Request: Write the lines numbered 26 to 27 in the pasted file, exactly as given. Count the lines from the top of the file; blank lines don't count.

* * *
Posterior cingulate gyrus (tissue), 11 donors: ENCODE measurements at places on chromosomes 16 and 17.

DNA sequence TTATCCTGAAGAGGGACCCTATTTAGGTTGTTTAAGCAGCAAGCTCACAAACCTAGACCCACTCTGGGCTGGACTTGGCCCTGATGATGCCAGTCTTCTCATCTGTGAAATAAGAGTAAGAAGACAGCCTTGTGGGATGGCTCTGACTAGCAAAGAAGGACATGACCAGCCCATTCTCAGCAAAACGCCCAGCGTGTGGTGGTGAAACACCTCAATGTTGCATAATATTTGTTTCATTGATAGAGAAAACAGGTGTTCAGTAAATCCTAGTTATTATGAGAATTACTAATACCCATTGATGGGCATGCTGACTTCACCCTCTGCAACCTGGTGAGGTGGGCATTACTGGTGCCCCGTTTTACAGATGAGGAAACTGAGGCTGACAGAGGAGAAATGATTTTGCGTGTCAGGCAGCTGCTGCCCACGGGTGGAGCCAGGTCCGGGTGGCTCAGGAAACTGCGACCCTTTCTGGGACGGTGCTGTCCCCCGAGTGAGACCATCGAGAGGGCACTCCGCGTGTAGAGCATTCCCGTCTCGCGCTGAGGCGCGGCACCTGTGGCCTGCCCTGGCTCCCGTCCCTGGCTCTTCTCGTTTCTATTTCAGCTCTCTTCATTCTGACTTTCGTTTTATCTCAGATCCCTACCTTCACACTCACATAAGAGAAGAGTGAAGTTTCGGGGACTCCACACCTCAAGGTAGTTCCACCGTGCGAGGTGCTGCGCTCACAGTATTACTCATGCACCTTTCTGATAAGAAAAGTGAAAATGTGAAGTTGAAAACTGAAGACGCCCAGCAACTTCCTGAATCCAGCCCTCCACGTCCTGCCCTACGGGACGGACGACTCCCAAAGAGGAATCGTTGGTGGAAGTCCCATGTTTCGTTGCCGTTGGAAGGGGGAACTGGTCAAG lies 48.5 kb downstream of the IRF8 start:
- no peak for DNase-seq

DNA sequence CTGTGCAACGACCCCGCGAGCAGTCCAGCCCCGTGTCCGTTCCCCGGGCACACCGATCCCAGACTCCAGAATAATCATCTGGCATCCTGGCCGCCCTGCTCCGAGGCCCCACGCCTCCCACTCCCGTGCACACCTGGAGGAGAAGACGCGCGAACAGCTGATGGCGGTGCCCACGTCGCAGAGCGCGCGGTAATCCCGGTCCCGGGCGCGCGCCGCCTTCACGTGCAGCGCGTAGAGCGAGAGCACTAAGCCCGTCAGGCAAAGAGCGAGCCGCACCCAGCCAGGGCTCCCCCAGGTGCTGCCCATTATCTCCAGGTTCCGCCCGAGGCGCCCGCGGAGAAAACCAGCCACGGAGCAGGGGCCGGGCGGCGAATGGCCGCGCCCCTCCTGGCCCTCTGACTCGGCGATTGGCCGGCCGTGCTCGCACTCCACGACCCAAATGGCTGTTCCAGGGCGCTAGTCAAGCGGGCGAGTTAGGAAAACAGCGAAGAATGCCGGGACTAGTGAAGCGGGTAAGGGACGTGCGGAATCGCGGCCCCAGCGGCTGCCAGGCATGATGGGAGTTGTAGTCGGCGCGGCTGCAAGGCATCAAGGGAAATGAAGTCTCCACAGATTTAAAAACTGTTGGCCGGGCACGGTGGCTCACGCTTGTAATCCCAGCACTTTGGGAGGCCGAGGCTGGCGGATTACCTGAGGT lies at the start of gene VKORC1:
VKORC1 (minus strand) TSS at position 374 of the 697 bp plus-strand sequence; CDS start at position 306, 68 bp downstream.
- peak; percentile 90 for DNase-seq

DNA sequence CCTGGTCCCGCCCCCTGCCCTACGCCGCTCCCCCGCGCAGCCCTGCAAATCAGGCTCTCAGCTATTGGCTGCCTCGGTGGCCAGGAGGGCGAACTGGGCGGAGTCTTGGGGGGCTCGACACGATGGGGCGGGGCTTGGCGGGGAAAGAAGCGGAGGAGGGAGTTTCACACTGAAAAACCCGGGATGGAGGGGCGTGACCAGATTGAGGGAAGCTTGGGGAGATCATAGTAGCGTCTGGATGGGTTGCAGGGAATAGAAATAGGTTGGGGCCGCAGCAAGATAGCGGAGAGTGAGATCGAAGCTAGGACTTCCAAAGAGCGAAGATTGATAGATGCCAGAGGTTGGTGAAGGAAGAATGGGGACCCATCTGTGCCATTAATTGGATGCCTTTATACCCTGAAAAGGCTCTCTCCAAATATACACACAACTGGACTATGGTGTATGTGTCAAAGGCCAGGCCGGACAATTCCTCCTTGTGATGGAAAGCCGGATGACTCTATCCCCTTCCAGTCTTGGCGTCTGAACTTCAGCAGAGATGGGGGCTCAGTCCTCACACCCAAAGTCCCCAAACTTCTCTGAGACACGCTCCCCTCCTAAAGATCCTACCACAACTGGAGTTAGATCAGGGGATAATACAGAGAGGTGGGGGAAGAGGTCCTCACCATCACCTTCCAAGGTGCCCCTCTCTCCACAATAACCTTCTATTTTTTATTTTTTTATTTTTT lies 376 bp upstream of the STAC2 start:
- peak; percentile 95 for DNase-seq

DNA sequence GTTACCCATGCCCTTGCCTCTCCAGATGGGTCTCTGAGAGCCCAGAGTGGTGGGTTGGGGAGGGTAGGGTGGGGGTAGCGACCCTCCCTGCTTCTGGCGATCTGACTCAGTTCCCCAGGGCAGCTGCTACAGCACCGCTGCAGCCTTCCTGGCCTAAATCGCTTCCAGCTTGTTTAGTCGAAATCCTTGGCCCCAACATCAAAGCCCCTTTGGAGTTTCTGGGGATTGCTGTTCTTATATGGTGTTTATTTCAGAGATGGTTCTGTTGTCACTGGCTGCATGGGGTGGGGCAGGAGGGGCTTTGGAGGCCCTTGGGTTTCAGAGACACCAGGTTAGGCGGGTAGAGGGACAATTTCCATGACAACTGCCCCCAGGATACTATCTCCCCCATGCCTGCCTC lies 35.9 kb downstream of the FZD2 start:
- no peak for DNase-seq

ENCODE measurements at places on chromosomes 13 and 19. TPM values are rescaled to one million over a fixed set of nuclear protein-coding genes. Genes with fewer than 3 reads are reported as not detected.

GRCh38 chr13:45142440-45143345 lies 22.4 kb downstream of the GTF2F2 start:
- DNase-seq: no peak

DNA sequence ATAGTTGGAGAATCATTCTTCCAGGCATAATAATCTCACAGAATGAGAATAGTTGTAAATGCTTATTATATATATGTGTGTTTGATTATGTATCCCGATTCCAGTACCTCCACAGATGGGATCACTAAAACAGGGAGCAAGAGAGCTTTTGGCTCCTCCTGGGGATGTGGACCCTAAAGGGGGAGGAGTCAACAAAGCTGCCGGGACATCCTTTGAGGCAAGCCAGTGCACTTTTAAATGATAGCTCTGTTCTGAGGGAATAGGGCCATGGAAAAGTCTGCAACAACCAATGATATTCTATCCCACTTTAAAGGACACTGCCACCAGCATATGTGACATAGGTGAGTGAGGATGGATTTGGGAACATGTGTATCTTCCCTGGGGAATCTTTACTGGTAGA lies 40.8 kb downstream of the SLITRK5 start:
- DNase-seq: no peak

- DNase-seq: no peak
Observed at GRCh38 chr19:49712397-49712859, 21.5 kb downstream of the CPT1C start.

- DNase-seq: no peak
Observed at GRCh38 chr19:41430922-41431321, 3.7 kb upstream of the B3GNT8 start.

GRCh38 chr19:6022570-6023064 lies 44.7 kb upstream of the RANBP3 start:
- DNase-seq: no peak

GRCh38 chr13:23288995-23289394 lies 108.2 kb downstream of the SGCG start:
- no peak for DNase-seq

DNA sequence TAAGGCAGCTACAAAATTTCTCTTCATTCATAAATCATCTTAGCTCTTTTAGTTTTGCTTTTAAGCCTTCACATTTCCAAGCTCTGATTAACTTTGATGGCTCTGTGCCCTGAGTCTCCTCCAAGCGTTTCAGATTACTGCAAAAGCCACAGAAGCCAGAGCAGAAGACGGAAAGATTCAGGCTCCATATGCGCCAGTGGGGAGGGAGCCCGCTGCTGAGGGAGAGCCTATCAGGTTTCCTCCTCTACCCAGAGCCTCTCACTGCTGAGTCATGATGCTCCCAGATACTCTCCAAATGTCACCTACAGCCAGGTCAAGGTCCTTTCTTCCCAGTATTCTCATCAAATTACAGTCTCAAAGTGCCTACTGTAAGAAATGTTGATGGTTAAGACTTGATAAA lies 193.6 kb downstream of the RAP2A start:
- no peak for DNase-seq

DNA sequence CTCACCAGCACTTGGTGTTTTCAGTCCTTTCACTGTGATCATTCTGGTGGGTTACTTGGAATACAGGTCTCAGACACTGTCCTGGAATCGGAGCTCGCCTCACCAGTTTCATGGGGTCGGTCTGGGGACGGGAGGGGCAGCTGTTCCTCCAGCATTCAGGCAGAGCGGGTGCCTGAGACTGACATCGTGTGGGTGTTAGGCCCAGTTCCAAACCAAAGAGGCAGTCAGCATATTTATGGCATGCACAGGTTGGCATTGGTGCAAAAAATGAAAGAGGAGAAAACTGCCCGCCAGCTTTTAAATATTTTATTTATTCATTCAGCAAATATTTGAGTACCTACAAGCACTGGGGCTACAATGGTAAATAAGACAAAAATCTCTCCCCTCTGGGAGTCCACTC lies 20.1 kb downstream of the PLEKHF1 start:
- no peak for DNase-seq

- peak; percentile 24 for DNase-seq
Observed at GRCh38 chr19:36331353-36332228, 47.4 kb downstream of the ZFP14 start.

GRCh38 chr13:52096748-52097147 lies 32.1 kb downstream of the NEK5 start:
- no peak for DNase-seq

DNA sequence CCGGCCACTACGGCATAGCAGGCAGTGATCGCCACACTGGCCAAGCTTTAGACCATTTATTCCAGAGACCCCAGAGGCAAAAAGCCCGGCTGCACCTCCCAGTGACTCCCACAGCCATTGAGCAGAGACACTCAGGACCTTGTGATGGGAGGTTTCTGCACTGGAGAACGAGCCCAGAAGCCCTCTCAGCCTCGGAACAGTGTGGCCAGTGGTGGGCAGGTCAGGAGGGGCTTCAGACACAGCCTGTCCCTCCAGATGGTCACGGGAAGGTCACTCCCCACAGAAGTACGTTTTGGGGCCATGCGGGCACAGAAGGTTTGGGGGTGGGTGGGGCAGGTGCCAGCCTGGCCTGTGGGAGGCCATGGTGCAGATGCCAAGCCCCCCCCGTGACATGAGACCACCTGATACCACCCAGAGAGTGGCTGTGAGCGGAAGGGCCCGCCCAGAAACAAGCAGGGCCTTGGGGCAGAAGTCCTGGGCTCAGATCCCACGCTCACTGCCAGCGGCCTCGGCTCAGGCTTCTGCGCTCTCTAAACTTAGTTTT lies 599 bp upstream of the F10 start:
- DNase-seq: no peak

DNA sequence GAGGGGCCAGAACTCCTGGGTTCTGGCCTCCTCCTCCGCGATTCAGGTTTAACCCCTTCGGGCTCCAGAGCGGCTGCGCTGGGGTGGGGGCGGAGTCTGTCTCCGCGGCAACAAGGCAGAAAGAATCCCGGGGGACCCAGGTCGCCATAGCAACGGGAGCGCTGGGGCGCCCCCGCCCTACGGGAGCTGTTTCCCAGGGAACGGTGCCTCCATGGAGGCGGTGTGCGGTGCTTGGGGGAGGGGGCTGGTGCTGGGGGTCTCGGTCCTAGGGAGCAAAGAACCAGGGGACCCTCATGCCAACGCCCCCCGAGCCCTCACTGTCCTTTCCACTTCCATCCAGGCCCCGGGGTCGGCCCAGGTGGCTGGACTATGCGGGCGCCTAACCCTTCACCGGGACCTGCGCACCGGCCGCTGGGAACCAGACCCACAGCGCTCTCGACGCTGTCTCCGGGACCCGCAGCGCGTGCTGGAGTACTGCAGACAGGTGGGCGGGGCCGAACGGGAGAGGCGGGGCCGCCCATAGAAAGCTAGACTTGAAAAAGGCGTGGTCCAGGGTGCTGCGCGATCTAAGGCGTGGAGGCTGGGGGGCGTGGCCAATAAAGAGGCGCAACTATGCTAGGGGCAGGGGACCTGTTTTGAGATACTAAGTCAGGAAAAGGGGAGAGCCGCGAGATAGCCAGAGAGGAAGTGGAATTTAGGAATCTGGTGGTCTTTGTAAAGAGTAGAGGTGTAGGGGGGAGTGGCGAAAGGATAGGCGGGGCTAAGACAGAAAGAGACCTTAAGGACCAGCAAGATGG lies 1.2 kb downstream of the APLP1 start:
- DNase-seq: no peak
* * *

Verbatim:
DNA sequence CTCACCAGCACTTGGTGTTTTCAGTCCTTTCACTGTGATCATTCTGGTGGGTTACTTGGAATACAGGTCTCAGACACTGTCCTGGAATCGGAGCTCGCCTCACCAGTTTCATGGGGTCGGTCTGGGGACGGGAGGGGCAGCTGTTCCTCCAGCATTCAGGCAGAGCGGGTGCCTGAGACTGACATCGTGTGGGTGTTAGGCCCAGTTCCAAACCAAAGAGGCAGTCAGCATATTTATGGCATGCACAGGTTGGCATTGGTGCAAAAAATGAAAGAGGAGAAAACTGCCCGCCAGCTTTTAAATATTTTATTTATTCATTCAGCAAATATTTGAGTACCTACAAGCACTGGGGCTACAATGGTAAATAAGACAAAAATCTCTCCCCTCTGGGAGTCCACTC lies 20.1 kb downstream of the PLEKHF1 start:
- no peak for DNase-seq